Anthony Hopkins in 'The Rite'

On evil and God, he hasn't a clue

by Steven Rea

The Philadelphia Inquirer (MCT)

26 January 2011


PHILADELPHIA — If one believes in Evil — yes, with a capital E — then the charmer that Anthony Hopkins has played three times now, a Chianti-swilling, sweetbreads-savoring psychopath by the name of Hannibal Lecter, could be Evil’s poster boy.

But Hopkins, who has channeled mad menace in films both good (“The Silence of the Lambs”) and bad (“The Wolfman”), is not so sure that Evil of the biblical kind exists.

This weighty question came up in reference to “The Rite,” a somewhat brainy thriller in which Hopkins — 73 now, and, to his own amazement, still working as much as ever — portrays an exorcist. In his rectory in Rome, Hopkins’ Father Lucas, an unorthodox Jesuit, goes nuclear on the Devil and his satanic underlings, grabbing hold of the possessed, spewing incantations, daring the demons to reveal themselves. The film opens Friday.

There was a real exorcist, a priest, on hand to offer counsel during the production, Hopkins says. “The Rite” centers on the relationship between his character — a Welshman, like the actor himself — and a young deacon (Colin O’Donoghue) who isn’t sure, after all, that there is a God, or a Devil. Couldn’t these troubled souls be suffering from dementia, or schizophrenia?

“I’m not sure what I believe,” Hopkins says, having called for the appointed interview with the disarming opener “Hi, it’s Tony Hopkins here,” and then been asked about his own views on faith and religion.

He used to be an atheist, he says. Now, “I don’t know what the hell I believe. I think there’s something at the back of everything. ... And I think the film presents an interesting debate, and I respect people’s beliefs, whether they’re atheists or believers. ...

“If someone believes in God, who am I to argue with that? Who am I to question the faith of people like Einstein, Kepler, Charles Darwin, who were themselves great scientists and yet believed in a deity? ... I do read everything I can. For this project, I read ‘On the Origin of Species,’ and I’ve read the ‘Psalms of Bonhoeffer,’ and his life story. I’ve read everything I possibly can.

“And I’m not an educated man, but I love to read, and so I dig down into it to see if there’s anything I can find there. And I still come out without a clue, so I have no idea.

“The only certainty is death,” Hopkins adds. “My only philosophy is that if this is it, if this is the only life there is, I may as well enjoy it. And if it’s not — maybe there’s something beyond this, and this is all a dream — then I may as well enjoy it as well. It’s a double-win situation.”

“The Rite,” directed by Mikael Håfstrom, is not your standard-issue head-spinning, projectile-vomiting “Exorcist” affair, although it does inhabit dark, creepy cinematic space. Hopkins, in fact, was wary of the project at first (“I didn’t want to play another spooky part”), but met with the Swedish director (“1408,” “Derailed”) and liked his thinking.

“He wanted to stand back a little and not make it a gory, weird movie, but just make it very real, and I said, ‘That suits me fine.’”

Hopkins, who lives near Los Angeles with his wife, the Colombian-born actress Stella Arroyave, paints and composes when he’s not working. But he’s been working a lot lately. He had a central role in Woody Allen’s “You Will Meet a Tall Dark Stranger,” shot in London, then went to Rome and Budapest for “The Rite,” then back to L.A., where he suited up (in 30 pounds of Old Norse armor) to play Odin, “god of all things,” in the adaptation of Marvel Comics’ “Thor.”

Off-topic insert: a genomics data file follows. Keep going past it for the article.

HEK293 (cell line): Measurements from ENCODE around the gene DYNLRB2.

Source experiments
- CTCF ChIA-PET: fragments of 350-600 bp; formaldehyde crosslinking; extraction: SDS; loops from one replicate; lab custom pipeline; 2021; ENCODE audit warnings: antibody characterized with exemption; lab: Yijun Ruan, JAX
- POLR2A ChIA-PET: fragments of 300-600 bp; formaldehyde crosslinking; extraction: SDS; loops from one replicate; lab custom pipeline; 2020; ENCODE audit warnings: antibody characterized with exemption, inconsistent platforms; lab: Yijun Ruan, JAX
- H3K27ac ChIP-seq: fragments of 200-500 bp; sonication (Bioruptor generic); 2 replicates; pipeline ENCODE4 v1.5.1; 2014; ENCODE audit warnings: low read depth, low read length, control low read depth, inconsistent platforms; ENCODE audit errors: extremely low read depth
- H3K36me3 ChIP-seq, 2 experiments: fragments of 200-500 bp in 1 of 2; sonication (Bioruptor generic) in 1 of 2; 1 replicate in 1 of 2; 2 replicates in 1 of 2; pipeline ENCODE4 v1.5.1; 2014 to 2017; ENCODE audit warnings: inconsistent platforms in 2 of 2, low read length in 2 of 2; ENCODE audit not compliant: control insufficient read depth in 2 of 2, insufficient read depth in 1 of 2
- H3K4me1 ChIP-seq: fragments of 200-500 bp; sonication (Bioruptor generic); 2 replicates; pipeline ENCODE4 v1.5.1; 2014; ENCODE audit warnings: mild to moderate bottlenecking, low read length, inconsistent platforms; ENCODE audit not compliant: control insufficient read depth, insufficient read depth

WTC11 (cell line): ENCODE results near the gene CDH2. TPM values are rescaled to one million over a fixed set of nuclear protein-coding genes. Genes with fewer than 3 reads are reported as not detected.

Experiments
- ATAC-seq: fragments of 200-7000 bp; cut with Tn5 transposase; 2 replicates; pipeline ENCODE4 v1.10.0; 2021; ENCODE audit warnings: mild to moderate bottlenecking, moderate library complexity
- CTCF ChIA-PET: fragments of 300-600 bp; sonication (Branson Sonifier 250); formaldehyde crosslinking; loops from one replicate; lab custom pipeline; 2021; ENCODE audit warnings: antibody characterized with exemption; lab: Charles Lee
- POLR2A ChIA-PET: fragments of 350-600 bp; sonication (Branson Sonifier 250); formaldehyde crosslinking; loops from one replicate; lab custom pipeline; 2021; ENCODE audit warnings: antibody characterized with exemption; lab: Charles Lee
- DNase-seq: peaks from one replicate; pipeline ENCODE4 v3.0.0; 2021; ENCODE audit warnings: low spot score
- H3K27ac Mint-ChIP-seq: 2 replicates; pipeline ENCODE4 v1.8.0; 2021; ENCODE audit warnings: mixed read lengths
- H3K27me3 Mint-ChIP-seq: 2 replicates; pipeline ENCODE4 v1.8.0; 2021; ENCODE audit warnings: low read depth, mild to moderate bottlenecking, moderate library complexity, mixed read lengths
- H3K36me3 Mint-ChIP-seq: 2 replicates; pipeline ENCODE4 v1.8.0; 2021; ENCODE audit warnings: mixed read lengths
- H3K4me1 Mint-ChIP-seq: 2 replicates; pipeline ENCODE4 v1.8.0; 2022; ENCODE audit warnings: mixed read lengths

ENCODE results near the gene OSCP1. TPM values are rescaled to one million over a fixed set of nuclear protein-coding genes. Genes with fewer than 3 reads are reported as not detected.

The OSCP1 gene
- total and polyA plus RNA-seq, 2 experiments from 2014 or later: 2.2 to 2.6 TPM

Kenneth Branagh, whom Hopkins has known but never worked with, directed “Thor, with Chris Hemsworth in the title role and Natalie Portman as Thor’s earthbound gal pal. It opens May 6.

“When I was a kid, in the postwar years, I used to read Captain Marvel, which was sent to me by an ex-GI, an American soldier,” Hopkins recalls. “And I used to read Superman — I knew all that stuff — and I guess Thor is the same genre, is it? But I haven’t kept up with comics. I know it’s a whole cult, all over the world, Asia and Japan, so I’m thrilled to be in it.”

Next up, says Hopkins, is “360,” a reworking of La Ronde to be directed by Fernando Meirelles (“City of God,” “The Constant Gardener”), with Ben Foster and Rachel Weisz. There’s talk of a project with Dustin Hoffman — but Hopkins says they’ve been talking for a long time now. And, although there’s no green light yet, Hopkins is very high on “Alfred Hitchcock Presents,” a portrait of the famous, and famously eccentric, director and the making of “Psycho.” Hopkins will play Hitch, and that could be rich.

“There’s a very strong possibility,” says the Oscar-winner (for “The Silence of the Lambs’” Mr. Lecter), who just met with the project’s seemingly unlikely director, “Anvil!‘s” Sacha Gervasi.

“It’s a very interesting take,” Hopkins says. “Sacha wants to do the dark side of Hitchcock — which he says I’d be good at playing. Hitchcock experienced a terrible sense of failure all through his life. Here he was, the most famous director in the world, and because he did his television shows he was as well-known as the Hollywood stars. ... And when he did ‘Psycho,’ people wondered, is he crazy? What’s he doing a B-movie thriller for?

“And he said, ‘Well, I’ve got my own ideas.’ And he did it, and out of it came this masterpiece, one of the most frightening movies that I’ve ever seen.”

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